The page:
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Biodiesel Stands Its Ground, Won’t Back Down: New B20 Vehicles, Emissions Cuts, Highlight NBC 2018

Submitted by on February 7, 2018 – 6:25 pmNo Comment

by Jim Lane (Biofuels Digest)  The makers of the world’s favorite advanced biofuel — a/k/a the biodiesel industry — descended upon Texas to mingle, make and renew ties at the 2018 National Biodiesel Conference. And, to champion new ideas and find new supply chain and distribution partners.

Bummer that there wasn’t a biodiesel tax credit extension on offer. Bummer that diesel’s getting a bad rap in the press.

In a world of coal cars running electric drivetrains, biodiesel still brings the power, the thrill, and the real thing on emissions.

A Ford Flivver in a Fuel Economy First — and B20 ready

Several automakers’ new 2018 diesel models were featured and a highlight was Ford’s first first-ever Ford F-150 diesel with a targeted EPA-estimated 30 mpg highway rating and  full B20 support.

The Ford F-150 joins the F-250/350/450 Super Duty and F-650/750 medium duty trucks as well as the Transit van to round out Ford’s strong line-up of diesel models supporting the use of B20 biodiesel blends.

But let’s not overlook General Motors, which is also bringing a strong lineup of 20 different diesel vehicle options to market in the 2018 model year, spanning the car, truck, van and compact SUV categories.  General Motors supports B20 in all 20 of its diesel models. 

The important off-road equipment market was highlighted by John Deere’s 5075E with a B20-supported PowerTech turbocharged diesel engine. John Deere was one of the first original equipment manufacturers to get involved with biodiesel, and this year the company is celebrating an important anniversary of its own – the 100th year since the first John Deere tractor was built.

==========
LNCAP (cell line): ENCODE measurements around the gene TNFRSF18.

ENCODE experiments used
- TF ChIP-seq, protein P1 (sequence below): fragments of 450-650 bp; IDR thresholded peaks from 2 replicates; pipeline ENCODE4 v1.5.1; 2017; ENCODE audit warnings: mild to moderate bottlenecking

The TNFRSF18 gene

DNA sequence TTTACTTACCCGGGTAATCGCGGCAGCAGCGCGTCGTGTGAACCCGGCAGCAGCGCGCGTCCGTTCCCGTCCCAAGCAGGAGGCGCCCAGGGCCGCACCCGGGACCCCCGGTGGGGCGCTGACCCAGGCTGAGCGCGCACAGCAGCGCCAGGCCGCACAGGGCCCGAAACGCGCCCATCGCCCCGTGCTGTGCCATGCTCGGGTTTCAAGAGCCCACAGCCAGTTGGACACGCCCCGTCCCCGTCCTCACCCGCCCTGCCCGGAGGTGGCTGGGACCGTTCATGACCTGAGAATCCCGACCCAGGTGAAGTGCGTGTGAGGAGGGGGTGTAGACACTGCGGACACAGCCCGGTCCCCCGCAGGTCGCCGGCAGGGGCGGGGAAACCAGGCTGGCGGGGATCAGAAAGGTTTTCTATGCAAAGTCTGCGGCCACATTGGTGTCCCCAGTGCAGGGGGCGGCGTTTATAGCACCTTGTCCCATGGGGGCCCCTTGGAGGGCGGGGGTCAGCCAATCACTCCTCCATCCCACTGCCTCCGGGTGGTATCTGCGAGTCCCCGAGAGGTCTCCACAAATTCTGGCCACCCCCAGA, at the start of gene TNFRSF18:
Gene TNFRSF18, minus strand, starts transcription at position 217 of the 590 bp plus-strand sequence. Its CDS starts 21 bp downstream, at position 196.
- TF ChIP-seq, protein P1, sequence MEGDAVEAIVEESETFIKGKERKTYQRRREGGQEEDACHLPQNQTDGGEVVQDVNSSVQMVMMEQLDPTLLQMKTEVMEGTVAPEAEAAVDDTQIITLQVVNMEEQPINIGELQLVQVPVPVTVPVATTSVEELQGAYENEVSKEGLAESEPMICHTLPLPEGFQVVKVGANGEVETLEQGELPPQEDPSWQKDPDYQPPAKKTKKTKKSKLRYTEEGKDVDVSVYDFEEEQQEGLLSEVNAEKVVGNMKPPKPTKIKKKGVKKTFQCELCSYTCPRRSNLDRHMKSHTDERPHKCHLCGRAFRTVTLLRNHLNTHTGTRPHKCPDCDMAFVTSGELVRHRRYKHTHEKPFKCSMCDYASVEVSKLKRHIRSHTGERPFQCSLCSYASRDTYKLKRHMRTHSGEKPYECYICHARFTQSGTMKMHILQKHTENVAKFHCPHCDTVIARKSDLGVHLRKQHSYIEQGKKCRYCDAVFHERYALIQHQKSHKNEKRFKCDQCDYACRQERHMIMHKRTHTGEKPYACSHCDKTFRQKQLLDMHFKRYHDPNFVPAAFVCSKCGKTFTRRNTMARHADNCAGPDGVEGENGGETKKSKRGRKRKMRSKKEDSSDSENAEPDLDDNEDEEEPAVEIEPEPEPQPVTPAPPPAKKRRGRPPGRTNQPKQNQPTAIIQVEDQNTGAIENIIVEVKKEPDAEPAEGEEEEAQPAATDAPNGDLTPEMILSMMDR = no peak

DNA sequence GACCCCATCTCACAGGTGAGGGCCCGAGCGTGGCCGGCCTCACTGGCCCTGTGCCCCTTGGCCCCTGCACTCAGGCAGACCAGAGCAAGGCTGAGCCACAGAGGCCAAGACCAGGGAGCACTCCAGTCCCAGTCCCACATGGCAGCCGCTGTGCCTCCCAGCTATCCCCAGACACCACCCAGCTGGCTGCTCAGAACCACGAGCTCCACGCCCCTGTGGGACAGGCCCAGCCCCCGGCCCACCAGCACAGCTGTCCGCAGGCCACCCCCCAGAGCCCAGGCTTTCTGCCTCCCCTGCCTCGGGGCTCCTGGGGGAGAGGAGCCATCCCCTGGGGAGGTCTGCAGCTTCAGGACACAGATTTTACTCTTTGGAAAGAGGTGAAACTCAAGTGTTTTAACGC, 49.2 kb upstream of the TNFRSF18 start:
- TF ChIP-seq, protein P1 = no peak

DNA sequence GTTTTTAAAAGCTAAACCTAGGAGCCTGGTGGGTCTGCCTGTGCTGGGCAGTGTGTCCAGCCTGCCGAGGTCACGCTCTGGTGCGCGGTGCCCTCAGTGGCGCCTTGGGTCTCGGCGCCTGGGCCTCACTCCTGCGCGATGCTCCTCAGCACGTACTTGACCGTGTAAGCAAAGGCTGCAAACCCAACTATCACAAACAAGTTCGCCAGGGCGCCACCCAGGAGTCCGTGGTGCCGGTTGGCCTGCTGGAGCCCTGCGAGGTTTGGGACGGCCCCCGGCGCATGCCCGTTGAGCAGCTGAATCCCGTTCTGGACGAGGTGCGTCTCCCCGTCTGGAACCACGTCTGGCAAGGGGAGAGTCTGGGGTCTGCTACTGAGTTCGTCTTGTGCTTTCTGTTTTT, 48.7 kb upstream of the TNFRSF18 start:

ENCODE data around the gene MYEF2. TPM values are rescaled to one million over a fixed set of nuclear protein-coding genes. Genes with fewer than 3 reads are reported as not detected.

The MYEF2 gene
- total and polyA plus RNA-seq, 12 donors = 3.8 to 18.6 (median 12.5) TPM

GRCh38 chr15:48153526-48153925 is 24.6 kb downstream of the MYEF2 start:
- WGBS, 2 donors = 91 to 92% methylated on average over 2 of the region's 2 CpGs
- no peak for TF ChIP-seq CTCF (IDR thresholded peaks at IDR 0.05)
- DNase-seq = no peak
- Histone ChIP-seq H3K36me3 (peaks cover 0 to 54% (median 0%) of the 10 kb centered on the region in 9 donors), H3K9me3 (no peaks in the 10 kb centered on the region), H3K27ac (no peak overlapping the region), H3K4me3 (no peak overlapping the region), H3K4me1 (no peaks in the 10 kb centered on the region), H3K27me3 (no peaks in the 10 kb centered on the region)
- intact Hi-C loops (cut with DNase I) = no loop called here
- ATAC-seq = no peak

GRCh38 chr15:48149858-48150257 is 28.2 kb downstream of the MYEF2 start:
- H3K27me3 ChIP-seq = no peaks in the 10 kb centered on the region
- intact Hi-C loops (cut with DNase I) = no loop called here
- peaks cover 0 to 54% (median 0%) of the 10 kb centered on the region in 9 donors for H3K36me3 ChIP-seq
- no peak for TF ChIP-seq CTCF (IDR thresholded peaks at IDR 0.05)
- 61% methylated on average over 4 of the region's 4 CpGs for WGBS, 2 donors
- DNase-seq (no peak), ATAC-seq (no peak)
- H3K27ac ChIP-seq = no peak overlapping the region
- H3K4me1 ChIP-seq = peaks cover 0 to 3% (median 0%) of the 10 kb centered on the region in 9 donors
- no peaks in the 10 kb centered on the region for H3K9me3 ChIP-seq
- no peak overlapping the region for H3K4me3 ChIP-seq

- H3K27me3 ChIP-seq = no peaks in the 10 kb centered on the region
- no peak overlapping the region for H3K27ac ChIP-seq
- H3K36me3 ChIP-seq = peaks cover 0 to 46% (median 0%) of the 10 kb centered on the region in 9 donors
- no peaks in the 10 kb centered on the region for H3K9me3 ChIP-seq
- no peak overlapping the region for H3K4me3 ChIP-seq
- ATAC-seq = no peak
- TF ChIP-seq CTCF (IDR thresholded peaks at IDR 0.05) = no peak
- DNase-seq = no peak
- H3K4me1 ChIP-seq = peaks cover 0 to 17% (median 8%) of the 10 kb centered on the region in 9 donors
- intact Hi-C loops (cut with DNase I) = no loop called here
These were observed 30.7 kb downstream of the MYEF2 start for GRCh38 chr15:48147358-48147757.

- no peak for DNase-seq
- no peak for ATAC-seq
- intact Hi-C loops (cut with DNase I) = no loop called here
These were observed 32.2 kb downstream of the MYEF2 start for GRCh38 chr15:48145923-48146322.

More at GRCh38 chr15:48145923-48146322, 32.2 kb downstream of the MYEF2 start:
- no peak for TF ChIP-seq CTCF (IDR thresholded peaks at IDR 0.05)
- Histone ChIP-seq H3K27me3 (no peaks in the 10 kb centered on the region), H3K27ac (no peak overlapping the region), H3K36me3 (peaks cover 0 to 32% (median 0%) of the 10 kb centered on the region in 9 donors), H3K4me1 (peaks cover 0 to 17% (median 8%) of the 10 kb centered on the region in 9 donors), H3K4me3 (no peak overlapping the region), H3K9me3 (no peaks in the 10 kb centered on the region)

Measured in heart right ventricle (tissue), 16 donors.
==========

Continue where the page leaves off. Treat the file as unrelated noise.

Going for B100? In the after-market, there was Optimus Technologies, whose technology enables B100 use even in the coldest climates. With its controller and second heated B100 tank system, Optimus is providing fleets an easy and cost-effective way to use pure B100 biodiesel in their existing vehicles and reduce carbon by 80 percent at a fraction of the cost of conversion to other fuel alternatives being considered that don’t provide as much carbon reduction, like compressed natural gas.

Today over 80 percent of the diesel vehicles coming off production lines fully support the use of B20, and OEMs are beginning to look into higher blends as well.

Emissions reductions

Highlight from the week was a new study from the United States’ Argonne National Laboratory on biodiesel’s lifecycle energy and greenhouse gas emission effects found  biodiesel compared to petroleum diesel reduces GHG emissions by 72 percent and fossil fuel use by 80 percent.

This study represents the first time Argonne National Laboratory has published a lifecycle assessment of biodiesel including indirect land use change. 

Roughly half of the biodiesel used in the US is made from soybean oil. The other half is produced from sources like used cooking oil, animal fats, and other fats and oils. The authors of this study began by collecting the latest data on the energy and emissions from farming soybeans. Soybeans are grown primarily to produce protein meal for livestock feed. So, the first processing step after soybeans leave the farm is to a soybean crush facility where 80 percent of every soybean is used to produce livestock feed. The volume of oil that remains after protein extraction exceeds demand for feed or food, (i.e. salad dressing, frying and baking, etc.), so a portion of that oil that we cannot eat or export is used to produce biodiesel.  READ MORE

Back to the Biodiesel Future (Energy.AgWired.com; includes AUDIO)

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